“What’s amazing about Méliès,” offers Scorsese, “is that he explored and invented pretty much everything that we’re doing now.  It is in a direct line, all the way from the sci-fi and fantasy films of the ‘30s, ‘40s and ‘50s, up to the work of Harryhausen, Spielberg, Lucas, James Cameron.  It’s all there.  Méliès did what we do now with computer, green screen and digital, only he did it in his camera at his studio.”   His ‘masterpiece,’ the 14-minute “Le voyage dans la lune” (“A Trip to the Moon”), was filmed in 1902. He went on to write, direct, act in, produce and design more than 500 films by 1914, with subjects ranging from ‘reality’ (re-creations of current events) to fantasy/sci-fi (from “Kingdom of the Fairies” to “The Impossible Voyage”), with playing times from one to 40 minutes in length. Méliès is often referred to as the ‘Father of Narrative Filmmaking,’ and many historians credit him with the birth of the fantasy, science fiction and horror genres.

Because of an unfortunate incident with Thomas Alva Edison (who acquired a print of Méliès’ 1896 “The House of Devil,” duplicated and exhibited it in the U.S. with great success, without giving any profits to Méliès), the filmmaker began to film two prints simultaneously, one for European and one for American exhibition.  Recently, a film historian combined both prints of “The Infernal Cake Walk” and found the resulting image to be a crude precursor to 3D cinema.   Advances in the art of cinema later left Méliès behind, and with the outbreak of World War I, he saw his appeal waning.  He eventually abandoned his studio, burned his costumes and sets, and sold the copies of his films to be melted down for chemical use.

Scorsese remarks, “When I first read the book, I didn’t realize that the older gentleman in the toy store was going to turn out to be Georges Méliès.  It’s a true story.  He was broke, and did wind up in a toy store at the Gare Montparnasse for 16 years.”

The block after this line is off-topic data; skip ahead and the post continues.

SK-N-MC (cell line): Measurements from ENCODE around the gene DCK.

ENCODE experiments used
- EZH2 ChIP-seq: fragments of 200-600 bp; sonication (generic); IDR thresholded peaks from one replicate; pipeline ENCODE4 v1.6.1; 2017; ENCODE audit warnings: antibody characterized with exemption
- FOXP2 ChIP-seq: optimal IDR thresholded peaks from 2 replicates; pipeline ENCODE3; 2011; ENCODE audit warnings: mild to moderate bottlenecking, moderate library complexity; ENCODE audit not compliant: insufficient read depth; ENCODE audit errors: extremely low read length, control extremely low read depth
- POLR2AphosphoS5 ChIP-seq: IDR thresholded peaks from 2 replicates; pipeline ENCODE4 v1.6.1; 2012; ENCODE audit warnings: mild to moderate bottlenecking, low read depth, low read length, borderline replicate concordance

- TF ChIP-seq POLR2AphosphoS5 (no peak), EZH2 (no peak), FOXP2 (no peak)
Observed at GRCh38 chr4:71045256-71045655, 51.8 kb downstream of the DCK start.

To re-create the world of Paris in the early 1930s, as filtered through Hugo, a fictional character, Scorsese aimed to create, as he put it, “a balance of realism and myth.”  He brought researcher Marianne Bower onboard, to lend authenticity, supported by photographs, documents and films of the period.  She narrowed her search to isolate the time period, from1925 to 1931.

As a course of study for the creative departments, members of Team Hugo watched about 180 of Méliès’ films, about 13 hours, along with films of René Clair and Carol Reed, avant-garde cinema from the 1920s and 1930s.  They watched films of the Lumière brothers, and silent films from the 1920s to study period tinting and toning.  Reference was not limited to ‘moving pictures,’ as they also studied still photography of Hungarian photographer Gyula K. Halász, who memorialized Paris between the Wars) for the period look of the Parisian streets and the appearance and behavior of the background actors. 

While there was some on-location shooting, the majority of filming was done at England’s Shepperton Studios, where the notable production designer Dante Ferretti supervised the construction of Hugo’s world, which included a life-size train station with all of its shops, Méliès’ entire apartment building, his glass studio building, a bombed-out structure next door, a fully stocked corner wine shop and an enormous graveyard marked by huge monuments and stone crypts.

The movie’s centerpiece, the station, was an amalgamation of design elements and structures lifted from multiple train stations of the period—some still in existence, which proved helpful; sadly, Gare Montparnasse was destroyed and rebuilt anew in 1969.  Scorsese observes, “Our station is a combination of several different train stations in Paris at that time.  Also, our Paris is really a heightened Paris, our impression of Paris at the time.”        

The interview takes place just days before Scorsese’s 69th birthday, on November 17.  The director is very much aware of the pressures of time and the limitations of aging. Asked how many movies he intends to direct, he says: “I don’t know. I try to make each one of them count. That’s all. But I realize now there’s urgency to work faster and do everything.”

Looking back on his career, Scorsese gets pensive: “Sometimes I wish I had read more books than watch movies, because now it’s tougher to catch up.  But, on the other hand, if I read more, I would not have made ‘Mean Streets,’ ‘Taxi Driver,’ or ‘Raging Bull.’”

(Editor’s note: the above films form a trilogy of sorts, starting Robert De Niro at his very best, and considered by historians to be Scorsese’s quintessential masterpieces).